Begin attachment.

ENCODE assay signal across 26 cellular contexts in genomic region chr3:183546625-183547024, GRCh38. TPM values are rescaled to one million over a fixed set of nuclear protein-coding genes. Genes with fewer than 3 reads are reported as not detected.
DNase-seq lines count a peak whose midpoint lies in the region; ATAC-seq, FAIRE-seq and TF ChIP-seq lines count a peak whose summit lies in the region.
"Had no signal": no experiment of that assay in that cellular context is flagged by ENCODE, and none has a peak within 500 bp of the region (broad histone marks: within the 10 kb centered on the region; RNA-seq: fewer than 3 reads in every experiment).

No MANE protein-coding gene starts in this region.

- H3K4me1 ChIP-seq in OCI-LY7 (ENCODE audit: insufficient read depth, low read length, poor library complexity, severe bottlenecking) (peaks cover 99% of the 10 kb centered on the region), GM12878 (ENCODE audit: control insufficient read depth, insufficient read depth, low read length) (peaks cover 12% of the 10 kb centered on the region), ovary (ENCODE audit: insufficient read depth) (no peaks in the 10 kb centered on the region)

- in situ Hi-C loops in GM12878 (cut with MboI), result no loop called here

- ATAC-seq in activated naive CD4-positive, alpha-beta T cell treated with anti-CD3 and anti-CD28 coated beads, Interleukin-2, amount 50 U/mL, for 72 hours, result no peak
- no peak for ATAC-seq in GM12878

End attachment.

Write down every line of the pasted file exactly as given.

ENCODE assay signal across 26 cellular contexts in genomic region chr3:183546625-183547024, GRCh38. TPM values are rescaled to one million over a fixed set of nuclear protein-coding genes. Genes with fewer than 3 reads are reported as not detected.
DNase-seq lines count a peak whose midpoint lies in the region; ATAC-seq, FAIRE-seq and TF ChIP-seq lines count a peak whose summit lies in the region.
"Had no signal": no experiment of that assay in that cellular context is flagged by ENCODE, and none has a peak within 500 bp of the region (broad histone marks: within the 10 kb centered on the region; RNA-seq: fewer than 3 reads in every experiment).

No MANE protein-coding gene starts in this region.

- H3K4me1 ChIP-seq in OCI-LY7 (ENCODE audit: insufficient read depth, low read length, poor library complexity, severe bottlenecking) (peaks cover 99% of the 10 kb centered on the region), GM12878 (ENCODE audit: control insufficient read depth, insufficient read depth, low read length) (peaks cover 12% of the 10 kb centered on the region), ovary (ENCODE audit: insufficient read depth) (no peaks in the 10 kb centered on the region)

- in situ Hi-C loops in GM12878 (cut with MboI), result no loop called here

- ATAC-seq in activated naive CD4-positive, alpha-beta T cell treated with anti-CD3 and anti-CD28 coated beads, Interleukin-2, amount 50 U/mL, for 72 hours, result no peak
- no peak for ATAC-seq in GM12878